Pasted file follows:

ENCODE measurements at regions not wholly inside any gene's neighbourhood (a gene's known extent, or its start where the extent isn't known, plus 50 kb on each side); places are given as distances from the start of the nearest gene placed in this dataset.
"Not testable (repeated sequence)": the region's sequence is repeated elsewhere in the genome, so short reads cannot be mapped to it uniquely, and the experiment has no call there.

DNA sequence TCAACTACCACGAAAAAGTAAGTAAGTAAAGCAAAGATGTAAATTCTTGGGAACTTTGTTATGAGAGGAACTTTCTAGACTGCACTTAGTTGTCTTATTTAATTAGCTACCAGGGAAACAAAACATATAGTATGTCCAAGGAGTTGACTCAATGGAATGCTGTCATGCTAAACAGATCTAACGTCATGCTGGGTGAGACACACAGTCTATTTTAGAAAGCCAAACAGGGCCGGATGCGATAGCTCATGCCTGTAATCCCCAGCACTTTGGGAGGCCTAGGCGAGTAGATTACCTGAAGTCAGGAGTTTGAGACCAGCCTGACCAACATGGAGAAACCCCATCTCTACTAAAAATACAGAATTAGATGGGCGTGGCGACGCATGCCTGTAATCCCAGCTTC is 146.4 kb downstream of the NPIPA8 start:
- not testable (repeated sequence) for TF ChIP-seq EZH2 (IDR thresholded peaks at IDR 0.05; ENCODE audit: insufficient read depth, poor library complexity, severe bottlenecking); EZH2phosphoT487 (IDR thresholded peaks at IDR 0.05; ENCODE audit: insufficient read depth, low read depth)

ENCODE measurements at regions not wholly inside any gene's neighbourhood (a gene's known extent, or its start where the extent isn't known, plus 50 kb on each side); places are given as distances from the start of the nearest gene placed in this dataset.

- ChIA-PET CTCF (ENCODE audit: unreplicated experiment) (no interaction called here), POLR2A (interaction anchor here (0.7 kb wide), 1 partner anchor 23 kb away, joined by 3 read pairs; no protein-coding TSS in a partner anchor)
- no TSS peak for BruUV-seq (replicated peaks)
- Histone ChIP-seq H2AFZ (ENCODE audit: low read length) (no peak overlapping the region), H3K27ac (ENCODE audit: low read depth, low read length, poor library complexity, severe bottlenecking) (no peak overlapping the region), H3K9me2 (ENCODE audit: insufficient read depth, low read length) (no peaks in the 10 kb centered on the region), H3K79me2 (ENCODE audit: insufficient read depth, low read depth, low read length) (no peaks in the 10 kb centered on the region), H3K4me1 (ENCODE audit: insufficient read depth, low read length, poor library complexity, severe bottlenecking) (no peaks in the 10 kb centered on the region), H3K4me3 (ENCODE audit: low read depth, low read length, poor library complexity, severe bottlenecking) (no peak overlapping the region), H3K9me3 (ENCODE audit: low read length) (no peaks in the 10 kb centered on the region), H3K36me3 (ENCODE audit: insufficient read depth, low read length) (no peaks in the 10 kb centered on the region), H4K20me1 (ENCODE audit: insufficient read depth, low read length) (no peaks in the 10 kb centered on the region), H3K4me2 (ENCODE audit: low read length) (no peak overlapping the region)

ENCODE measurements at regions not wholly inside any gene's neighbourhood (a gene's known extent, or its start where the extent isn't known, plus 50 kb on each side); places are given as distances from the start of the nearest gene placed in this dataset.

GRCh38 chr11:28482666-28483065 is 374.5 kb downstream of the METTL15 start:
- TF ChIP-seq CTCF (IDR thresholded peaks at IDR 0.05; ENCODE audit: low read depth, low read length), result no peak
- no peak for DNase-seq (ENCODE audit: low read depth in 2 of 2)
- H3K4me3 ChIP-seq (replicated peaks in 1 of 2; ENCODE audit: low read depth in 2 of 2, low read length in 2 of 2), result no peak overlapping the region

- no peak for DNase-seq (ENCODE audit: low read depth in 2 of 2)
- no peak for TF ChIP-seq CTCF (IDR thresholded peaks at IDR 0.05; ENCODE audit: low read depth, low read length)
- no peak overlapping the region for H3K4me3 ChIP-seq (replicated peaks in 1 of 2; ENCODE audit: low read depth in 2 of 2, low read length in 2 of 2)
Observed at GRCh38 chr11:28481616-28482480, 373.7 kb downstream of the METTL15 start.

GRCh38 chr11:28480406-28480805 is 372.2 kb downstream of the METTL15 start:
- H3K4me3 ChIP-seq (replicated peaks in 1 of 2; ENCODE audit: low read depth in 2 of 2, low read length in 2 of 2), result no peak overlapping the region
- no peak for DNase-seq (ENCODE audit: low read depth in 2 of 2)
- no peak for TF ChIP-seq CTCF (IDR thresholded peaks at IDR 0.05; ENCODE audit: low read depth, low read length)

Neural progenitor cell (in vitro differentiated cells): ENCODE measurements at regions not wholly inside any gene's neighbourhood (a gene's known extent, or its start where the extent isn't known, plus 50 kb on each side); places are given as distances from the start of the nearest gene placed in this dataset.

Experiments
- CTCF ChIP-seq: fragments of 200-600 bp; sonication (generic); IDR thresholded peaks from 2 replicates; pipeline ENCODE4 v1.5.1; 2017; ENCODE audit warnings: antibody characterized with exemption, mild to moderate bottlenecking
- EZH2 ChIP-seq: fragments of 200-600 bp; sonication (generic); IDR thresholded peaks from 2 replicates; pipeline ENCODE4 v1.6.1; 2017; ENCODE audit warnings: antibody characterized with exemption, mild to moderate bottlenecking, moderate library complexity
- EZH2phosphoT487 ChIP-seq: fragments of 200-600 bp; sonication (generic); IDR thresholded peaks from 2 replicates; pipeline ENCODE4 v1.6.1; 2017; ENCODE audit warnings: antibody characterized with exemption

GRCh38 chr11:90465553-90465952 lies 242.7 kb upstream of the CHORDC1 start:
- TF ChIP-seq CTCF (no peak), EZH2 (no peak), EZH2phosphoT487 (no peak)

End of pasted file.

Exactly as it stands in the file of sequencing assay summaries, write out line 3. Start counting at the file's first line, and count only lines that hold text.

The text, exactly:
DNA sequence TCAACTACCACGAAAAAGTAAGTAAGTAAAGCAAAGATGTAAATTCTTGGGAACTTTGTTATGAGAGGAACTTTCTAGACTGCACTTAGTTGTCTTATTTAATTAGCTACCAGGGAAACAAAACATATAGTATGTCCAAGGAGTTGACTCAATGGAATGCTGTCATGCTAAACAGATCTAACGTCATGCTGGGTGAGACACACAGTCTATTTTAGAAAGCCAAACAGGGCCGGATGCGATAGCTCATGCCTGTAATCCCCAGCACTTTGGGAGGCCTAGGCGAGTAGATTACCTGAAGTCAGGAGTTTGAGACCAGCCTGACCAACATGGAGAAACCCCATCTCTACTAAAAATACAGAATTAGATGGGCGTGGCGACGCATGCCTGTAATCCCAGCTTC is 146.4 kb downstream of the NPIPA8 start: